Pictures on this page are of Nerine hybrids. Nerine sarniensis is the main parent of 300 years of Nerine breeding. The world's largest collection of Nerine sarniensis hybrids is kept at Exbury Gardens in the United Kingdom. Pictures of named hybrids housed there can be viewed here. Most of the photos on this wiki page are of unknown parentage, at least by those who grow them. Others the contributors have been told about the probable heritage, but we have been unable to verify the names.
One attractive characteristic of many Nerine hybrids is what's called "diamond dust." The petals of many hybrids sparkle and shimmer in the sun, as if they had been dusted with crystals. The "dust" is usually white, but sometimes looks golden on red flowers. This effect is seen in some other Amaryllids, but it is especially prominent in many of the N. sarniensis hybrids. The "dust" is difficult to photograph, but the photo below gives some idea of what it looks like.
For information about Nerine species visit the Nerine wiki page.
Nerine 'Afterglow' This bulb flowered 6 weeks after a fall planting in Washington, DC. It resulted from a cross between sarniensis and bowdenii. The attractive flowers are red with a strong element of orange. Photo from Mark Wilcox and Michael Mace who write that the inflorescence is about twice the size of a typical N. sarniensis hybrid.
Nerine 'Baby Salmon' This plant flowers well in Australia. Photo from Lyn Edwards.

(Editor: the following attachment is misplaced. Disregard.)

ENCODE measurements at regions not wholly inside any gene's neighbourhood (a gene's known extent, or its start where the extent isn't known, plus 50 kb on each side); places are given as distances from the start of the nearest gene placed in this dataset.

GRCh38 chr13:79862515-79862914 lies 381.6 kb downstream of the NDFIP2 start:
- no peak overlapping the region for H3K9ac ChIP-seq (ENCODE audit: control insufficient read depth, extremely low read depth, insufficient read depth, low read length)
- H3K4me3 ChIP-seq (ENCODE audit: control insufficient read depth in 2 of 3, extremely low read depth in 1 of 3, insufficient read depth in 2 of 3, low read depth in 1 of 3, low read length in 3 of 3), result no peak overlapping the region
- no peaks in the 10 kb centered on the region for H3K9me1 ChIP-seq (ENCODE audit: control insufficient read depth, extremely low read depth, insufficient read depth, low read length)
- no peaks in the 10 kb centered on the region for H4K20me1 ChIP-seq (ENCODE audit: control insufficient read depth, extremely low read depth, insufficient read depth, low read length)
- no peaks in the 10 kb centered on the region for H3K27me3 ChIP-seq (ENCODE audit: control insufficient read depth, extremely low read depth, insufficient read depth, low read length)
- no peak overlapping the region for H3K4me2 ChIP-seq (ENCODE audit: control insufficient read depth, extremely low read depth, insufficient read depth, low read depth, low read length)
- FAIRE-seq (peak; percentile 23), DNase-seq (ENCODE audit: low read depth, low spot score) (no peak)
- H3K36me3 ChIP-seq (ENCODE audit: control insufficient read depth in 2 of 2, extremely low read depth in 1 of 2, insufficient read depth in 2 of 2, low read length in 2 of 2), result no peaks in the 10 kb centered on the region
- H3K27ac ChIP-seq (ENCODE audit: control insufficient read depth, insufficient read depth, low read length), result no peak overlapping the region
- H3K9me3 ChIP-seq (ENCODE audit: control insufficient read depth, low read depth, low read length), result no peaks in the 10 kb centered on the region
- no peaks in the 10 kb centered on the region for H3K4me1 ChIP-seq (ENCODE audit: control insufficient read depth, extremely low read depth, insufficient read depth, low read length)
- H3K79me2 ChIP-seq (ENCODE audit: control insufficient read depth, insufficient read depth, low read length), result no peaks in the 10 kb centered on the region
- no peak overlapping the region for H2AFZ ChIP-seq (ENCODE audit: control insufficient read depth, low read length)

Nerine 'Coconut Ice' This plant flowers well in Australia. Photo from Lyn Edwards.
Nerine 'Fenwick Variety' photographed by Bill Dijk. This plant may have Nerine bowdenii in its heritage or be a form of it.
Nerine 'Gilbert Errey' This plant flowers well in Australia. Photo from Lyn Edwards.
Nerine humilis × Nerine undulata This photo by Mary Sue Ittner is of a plant received as a cross between Nerine flexuosa, now considered Nerine humilis and Nerine undulata. One is from a summer rainfall area and one from a winter rainfall area. This plant grows well in Northern California, growing in the ground and flowering in the fall. Without summer rainfall it sometimes loses its leaves, especially if grown in a container, but in the ground generally is evergreen.
Nerine 'Oberon' is a cross of Nerine bowdenii 'Manina Forrest' with Nerine sarniensis. Photo by Angelo Porcelli
Nerine 'Prince of Orange' has flowers of eye-burning scarlet. Photo by Michael Mace.
Nerine 'Purple Prince' holds the glistening flowers and the growing cycle of sarniensis , but with pedicels and flowers size of bowdenii. Photo by Angelo Porcelli
Nerine 'Quest' is beautiful named hybrid of sarniensis with a very dark purple flowers. In full sun, they look almost to have a blue shade too. Photo by Angelo Porcelli
Nerine 'Red Robin' Photo by Bill Dijk
Nerine 'sarniensis' This hybrid came from A Dry Garden, a nursery in Berkeley, California, USA. It's not clear what the parentage of this Nerine was. The label said 'sarniensis hybrid,' but the flowers are smaller and more ruffled than a typical sarniensis hybrid, and they have yellow pollen rather than the usual white. The plant is extremely floriferous, and the flowers are a deeper magenta than the photograph shows. Photo by Michael Mace.
Nerine 'Smokey' is a named Nerine sarniensis hybrid. Photo Bill Dijk.
Nerine 'Virgo' is pure, vibrant white. Photo by Michael Mace.
Nerine 'Zeal Giant' is a very vigorous bowdenii hybrid. The tall and robust stalks well display the large flowers. A winter dormant plant. Photo by Angelo Porcelli
Photos below are of groups of hybrids. The first two photos are from Bill Dijk amd the third from Matt Mattus of a number of Nerine sarniensis hybrids in bloom early November 2003. He grows old Exbury hybrids in a greenhouse in Massachusetts.
Hybrids created by the late Ed Zinkowski and rescued by Steve Vinisky and distributed to members of the International Bulb Society are shown on a page devoted to them.